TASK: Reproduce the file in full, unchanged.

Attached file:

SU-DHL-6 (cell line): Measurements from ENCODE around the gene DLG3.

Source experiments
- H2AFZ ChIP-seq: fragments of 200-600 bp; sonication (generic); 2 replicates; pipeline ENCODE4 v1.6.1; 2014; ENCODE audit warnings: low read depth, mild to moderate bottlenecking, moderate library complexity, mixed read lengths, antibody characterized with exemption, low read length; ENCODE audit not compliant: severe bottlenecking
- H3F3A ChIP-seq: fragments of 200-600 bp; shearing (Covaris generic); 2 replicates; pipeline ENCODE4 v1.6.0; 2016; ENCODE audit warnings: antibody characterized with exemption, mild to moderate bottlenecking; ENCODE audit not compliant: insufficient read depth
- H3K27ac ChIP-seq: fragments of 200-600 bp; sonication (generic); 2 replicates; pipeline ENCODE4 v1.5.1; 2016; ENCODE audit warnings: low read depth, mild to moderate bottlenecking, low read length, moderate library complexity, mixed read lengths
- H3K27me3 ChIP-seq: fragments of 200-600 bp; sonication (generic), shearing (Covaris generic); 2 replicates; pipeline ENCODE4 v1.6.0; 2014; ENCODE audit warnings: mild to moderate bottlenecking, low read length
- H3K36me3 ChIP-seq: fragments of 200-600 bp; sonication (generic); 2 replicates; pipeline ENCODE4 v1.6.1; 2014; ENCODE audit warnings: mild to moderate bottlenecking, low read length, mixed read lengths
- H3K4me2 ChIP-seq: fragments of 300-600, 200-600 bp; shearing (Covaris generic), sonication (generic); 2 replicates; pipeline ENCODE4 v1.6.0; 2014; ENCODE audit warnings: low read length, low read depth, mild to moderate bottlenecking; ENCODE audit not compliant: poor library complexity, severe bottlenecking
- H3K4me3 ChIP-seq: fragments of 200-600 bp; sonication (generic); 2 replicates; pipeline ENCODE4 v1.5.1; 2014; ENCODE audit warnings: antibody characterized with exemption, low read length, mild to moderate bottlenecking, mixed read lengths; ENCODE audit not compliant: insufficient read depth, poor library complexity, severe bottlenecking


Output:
SU-DHL-6 (cell line): Measurements from ENCODE around the gene DLG3.

Source experiments
- H2AFZ ChIP-seq: fragments of 200-600 bp; sonication (generic); 2 replicates; pipeline ENCODE4 v1.6.1; 2014; ENCODE audit warnings: low read depth, mild to moderate bottlenecking, moderate library complexity, mixed read lengths, antibody characterized with exemption, low read length; ENCODE audit not compliant: severe bottlenecking
- H3F3A ChIP-seq: fragments of 200-600 bp; shearing (Covaris generic); 2 replicates; pipeline ENCODE4 v1.6.0; 2016; ENCODE audit warnings: antibody characterized with exemption, mild to moderate bottlenecking; ENCODE audit not compliant: insufficient read depth
- H3K27ac ChIP-seq: fragments of 200-600 bp; sonication (generic); 2 replicates; pipeline ENCODE4 v1.5.1; 2016; ENCODE audit warnings: low read depth, mild to moderate bottlenecking, low read length, moderate library complexity, mixed read lengths
- H3K27me3 ChIP-seq: fragments of 200-600 bp; sonication (generic), shearing (Covaris generic); 2 replicates; pipeline ENCODE4 v1.6.0; 2014; ENCODE audit warnings: mild to moderate bottlenecking, low read length
- H3K36me3 ChIP-seq: fragments of 200-600 bp; sonication (generic); 2 replicates; pipeline ENCODE4 v1.6.1; 2014; ENCODE audit warnings: mild to moderate bottlenecking, low read length, mixed read lengths
- H3K4me2 ChIP-seq: fragments of 300-600, 200-600 bp; shearing (Covaris generic), sonication (generic); 2 replicates; pipeline ENCODE4 v1.6.0; 2014; ENCODE audit warnings: low read length, low read depth, mild to moderate bottlenecking; ENCODE audit not compliant: poor library complexity, severe bottlenecking
- H3K4me3 ChIP-seq: fragments of 200-600 bp; sonication (generic); 2 replicates; pipeline ENCODE4 v1.5.1; 2014; ENCODE audit warnings: antibody characterized with exemption, low read length, mild to moderate bottlenecking, mixed read lengths; ENCODE audit not compliant: insufficient read depth, poor library complexity, severe bottlenecking